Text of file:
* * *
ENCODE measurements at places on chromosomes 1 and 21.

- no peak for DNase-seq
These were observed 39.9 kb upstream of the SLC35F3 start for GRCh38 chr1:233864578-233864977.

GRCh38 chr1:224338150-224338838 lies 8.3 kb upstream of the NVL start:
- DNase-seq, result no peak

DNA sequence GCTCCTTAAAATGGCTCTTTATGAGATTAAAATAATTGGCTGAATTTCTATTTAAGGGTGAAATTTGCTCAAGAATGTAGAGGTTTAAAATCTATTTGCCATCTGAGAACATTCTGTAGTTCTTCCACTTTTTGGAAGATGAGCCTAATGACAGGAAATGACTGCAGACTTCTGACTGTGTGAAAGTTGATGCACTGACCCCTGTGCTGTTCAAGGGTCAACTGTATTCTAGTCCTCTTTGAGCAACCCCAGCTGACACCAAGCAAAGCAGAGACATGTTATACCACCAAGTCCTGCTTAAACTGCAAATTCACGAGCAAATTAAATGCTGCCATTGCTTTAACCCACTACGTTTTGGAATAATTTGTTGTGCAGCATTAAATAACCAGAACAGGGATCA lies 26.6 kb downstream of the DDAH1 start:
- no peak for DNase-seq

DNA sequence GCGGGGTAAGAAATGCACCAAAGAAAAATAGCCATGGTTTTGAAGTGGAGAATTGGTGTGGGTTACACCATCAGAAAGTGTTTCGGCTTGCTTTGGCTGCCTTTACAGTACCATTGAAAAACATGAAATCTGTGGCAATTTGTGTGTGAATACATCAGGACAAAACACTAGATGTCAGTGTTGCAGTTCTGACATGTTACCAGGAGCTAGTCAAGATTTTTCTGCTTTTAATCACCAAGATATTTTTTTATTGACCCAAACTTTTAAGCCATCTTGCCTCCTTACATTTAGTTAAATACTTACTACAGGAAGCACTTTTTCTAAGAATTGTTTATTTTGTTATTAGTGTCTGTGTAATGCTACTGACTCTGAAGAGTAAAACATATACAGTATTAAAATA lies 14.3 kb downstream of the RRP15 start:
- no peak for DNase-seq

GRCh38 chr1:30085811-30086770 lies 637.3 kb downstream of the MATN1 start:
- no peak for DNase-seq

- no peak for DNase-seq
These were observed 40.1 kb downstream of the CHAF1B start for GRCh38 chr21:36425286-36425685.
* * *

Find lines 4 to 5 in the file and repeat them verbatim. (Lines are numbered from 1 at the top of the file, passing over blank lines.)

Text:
GRCh38 chr1:224338150-224338838 lies 8.3 kb upstream of the NVL start:
- DNase-seq, result no peak